Employee health and wellbeing are not just buzzwords to repeat in your annual report. If you want to keep a solid, satisfied, productive workforce, you absolutely must actively support their mental and physical health. Following these simple tips, are just some of the ways you can improve your workplace health and wellbeing.

Promote teamwork and camaraderie

As we’ve mentioned your company culture is entirely dependent on the investment of your team. Without them, it’s lip-service for the board. Your team needs to feel that they are part of something – they need to feel like a team. Work on building a feeling of camaraderie amongst your employees by implementing changes such as the recommendations in this Small Business article.

Inject a little bit of humour

We all love to laugh, it makes us happy and builds positivity. In the workplace, there are real and tangible advantages of injecting a little bit of humour into your workplace. Don’t be afraid to throw a little fun into your work. If it is consistent with your wider goals, it’ll only serve to improve your company culture overall. Watch this hysterical Twitter video on workplace culture for a little inspiration.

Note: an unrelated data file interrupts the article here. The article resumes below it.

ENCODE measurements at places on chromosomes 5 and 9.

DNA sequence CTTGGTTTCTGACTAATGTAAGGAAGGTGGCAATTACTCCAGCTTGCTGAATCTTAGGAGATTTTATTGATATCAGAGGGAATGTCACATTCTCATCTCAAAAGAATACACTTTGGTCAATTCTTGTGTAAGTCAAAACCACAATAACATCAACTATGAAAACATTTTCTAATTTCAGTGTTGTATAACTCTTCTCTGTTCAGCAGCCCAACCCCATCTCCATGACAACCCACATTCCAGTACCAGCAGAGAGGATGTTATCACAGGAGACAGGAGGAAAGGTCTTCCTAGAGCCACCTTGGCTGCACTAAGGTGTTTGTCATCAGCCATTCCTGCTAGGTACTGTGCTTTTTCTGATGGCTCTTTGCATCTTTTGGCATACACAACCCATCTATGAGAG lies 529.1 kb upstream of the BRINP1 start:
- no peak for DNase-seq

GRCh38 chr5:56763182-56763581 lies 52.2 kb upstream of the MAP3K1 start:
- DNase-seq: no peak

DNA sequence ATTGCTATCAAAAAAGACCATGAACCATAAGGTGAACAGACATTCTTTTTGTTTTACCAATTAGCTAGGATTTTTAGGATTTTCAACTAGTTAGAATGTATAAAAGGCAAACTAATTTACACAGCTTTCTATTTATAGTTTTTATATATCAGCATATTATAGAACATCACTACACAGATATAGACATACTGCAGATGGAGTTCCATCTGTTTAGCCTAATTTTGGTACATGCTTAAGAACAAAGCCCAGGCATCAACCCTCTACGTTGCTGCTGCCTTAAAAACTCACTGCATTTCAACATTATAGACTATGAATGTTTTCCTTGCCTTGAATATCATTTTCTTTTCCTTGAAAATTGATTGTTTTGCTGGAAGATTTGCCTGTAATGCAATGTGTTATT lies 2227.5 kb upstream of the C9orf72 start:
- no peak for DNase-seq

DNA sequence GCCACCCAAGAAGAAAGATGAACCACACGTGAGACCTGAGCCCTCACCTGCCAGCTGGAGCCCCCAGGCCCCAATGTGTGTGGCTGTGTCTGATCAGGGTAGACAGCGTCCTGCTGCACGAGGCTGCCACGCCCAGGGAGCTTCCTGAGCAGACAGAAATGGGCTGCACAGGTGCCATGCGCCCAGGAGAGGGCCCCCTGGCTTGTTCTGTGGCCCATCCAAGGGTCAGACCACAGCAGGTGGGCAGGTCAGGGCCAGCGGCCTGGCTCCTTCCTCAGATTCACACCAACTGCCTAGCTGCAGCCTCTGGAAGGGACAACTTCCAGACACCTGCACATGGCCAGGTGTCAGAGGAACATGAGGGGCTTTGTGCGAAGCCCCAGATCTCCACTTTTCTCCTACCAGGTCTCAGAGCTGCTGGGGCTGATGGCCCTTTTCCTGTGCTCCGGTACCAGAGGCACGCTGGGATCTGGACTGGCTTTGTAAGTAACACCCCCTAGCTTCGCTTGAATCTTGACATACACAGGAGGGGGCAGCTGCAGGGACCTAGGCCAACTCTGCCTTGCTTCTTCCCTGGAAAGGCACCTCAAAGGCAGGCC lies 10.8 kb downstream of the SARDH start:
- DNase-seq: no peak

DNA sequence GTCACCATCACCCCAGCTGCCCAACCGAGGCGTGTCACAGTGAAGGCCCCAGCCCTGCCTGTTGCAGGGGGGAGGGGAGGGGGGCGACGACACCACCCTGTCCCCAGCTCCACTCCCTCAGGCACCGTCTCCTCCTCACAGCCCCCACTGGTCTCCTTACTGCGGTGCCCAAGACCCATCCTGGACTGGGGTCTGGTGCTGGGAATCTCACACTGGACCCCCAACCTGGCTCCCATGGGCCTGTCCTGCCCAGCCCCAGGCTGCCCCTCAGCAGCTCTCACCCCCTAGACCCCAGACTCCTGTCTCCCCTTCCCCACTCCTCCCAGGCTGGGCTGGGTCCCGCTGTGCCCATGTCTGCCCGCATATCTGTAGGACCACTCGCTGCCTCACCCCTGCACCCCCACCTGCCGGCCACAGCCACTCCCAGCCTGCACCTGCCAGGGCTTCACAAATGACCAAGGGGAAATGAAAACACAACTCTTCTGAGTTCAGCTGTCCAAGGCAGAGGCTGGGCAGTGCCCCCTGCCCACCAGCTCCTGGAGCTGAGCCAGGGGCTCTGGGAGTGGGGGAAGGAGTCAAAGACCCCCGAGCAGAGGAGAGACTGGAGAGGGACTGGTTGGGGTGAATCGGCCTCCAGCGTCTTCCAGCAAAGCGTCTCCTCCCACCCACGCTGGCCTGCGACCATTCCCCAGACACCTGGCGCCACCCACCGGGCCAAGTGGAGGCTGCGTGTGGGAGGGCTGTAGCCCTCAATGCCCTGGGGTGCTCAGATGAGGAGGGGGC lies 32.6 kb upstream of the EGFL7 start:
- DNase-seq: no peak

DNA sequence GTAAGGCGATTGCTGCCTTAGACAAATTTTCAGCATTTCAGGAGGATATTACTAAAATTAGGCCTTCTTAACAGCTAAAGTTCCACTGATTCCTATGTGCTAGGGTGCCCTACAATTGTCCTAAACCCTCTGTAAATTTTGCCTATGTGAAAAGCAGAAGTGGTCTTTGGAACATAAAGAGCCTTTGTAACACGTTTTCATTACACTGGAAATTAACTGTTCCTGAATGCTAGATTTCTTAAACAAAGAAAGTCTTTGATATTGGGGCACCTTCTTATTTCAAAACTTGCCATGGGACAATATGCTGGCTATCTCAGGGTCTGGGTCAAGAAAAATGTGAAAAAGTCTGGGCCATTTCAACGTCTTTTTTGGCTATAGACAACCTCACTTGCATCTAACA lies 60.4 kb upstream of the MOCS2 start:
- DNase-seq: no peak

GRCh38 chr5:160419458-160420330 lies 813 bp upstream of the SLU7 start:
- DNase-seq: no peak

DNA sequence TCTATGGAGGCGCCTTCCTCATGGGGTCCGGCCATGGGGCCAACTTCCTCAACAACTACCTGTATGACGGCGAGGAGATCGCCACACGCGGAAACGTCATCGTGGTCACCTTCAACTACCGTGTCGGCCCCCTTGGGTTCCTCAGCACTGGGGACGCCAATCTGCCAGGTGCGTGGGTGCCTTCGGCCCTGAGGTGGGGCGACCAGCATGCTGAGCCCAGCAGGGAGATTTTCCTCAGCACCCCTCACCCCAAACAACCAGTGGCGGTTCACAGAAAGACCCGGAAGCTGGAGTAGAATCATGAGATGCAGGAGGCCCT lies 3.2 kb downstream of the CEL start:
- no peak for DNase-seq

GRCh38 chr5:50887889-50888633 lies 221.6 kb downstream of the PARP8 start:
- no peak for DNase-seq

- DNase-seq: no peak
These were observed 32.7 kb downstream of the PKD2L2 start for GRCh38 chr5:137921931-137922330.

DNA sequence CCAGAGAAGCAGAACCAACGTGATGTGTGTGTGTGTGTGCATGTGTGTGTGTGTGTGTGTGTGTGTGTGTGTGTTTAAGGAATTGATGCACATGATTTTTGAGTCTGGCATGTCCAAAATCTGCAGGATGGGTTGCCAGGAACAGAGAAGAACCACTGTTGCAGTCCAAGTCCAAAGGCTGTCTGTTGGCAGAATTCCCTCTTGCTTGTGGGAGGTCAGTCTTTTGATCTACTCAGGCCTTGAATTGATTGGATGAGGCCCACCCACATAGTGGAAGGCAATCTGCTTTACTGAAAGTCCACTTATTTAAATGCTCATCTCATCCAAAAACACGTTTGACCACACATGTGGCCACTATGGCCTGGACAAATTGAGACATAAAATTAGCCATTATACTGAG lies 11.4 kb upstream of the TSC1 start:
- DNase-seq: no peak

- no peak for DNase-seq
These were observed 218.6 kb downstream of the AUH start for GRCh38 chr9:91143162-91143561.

Support training and development

Nothing shows you’re invested in your team more than when you actively invest in their development. The wise words of Richard Branson are timeless and so true. Create an effective learning and development program, and you’ll reap the rewards.

Culture is a fickle thing. If you get it wrong, you can forever scar your reputation and business overall. Register for the Konnect Learning Fostering Company Culture Masterclass and you are on the path to business success.